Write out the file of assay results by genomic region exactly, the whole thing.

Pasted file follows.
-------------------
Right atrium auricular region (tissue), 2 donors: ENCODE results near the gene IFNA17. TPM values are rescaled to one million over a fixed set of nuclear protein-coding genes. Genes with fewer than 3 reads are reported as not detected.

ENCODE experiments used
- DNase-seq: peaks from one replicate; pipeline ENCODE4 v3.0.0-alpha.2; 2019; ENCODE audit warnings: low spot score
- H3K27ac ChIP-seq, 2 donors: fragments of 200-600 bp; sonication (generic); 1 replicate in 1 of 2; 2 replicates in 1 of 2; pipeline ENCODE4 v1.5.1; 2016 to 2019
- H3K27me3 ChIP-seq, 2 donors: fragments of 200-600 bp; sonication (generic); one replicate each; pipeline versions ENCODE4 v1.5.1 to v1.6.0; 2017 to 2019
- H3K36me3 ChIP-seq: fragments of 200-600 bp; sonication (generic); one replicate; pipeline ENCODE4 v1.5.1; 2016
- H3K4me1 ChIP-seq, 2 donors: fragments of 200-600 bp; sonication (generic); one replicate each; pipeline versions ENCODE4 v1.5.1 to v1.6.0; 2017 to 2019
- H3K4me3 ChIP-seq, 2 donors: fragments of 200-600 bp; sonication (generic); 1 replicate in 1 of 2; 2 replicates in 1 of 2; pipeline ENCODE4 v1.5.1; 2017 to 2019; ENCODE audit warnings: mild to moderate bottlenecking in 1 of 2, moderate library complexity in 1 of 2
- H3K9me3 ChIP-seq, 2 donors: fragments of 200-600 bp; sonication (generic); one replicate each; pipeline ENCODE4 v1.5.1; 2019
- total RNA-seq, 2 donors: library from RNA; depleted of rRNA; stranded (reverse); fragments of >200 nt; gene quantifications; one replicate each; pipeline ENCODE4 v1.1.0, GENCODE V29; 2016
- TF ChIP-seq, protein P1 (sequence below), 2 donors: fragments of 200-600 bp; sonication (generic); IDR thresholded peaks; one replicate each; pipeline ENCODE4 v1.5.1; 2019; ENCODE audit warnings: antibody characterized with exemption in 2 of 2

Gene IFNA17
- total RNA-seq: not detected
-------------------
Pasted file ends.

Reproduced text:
Right atrium auricular region (tissue), 2 donors: ENCODE results near the gene IFNA17. TPM values are rescaled to one million over a fixed set of nuclear protein-coding genes. Genes with fewer than 3 reads are reported as not detected.

ENCODE experiments used
- DNase-seq: peaks from one replicate; pipeline ENCODE4 v3.0.0-alpha.2; 2019; ENCODE audit warnings: low spot score
- H3K27ac ChIP-seq, 2 donors: fragments of 200-600 bp; sonication (generic); 1 replicate in 1 of 2; 2 replicates in 1 of 2; pipeline ENCODE4 v1.5.1; 2016 to 2019
- H3K27me3 ChIP-seq, 2 donors: fragments of 200-600 bp; sonication (generic); one replicate each; pipeline versions ENCODE4 v1.5.1 to v1.6.0; 2017 to 2019
- H3K36me3 ChIP-seq: fragments of 200-600 bp; sonication (generic); one replicate; pipeline ENCODE4 v1.5.1; 2016
- H3K4me1 ChIP-seq, 2 donors: fragments of 200-600 bp; sonication (generic); one replicate each; pipeline versions ENCODE4 v1.5.1 to v1.6.0; 2017 to 2019
- H3K4me3 ChIP-seq, 2 donors: fragments of 200-600 bp; sonication (generic); 1 replicate in 1 of 2; 2 replicates in 1 of 2; pipeline ENCODE4 v1.5.1; 2017 to 2019; ENCODE audit warnings: mild to moderate bottlenecking in 1 of 2, moderate library complexity in 1 of 2
- H3K9me3 ChIP-seq, 2 donors: fragments of 200-600 bp; sonication (generic); one replicate each; pipeline ENCODE4 v1.5.1; 2019
- total RNA-seq, 2 donors: library from RNA; depleted of rRNA; stranded (reverse); fragments of >200 nt; gene quantifications; one replicate each; pipeline ENCODE4 v1.1.0, GENCODE V29; 2016
- TF ChIP-seq, protein P1 (sequence below), 2 donors: fragments of 200-600 bp; sonication (generic); IDR thresholded peaks; one replicate each; pipeline ENCODE4 v1.5.1; 2019; ENCODE audit warnings: antibody characterized with exemption in 2 of 2

Gene IFNA17
- total RNA-seq: not detected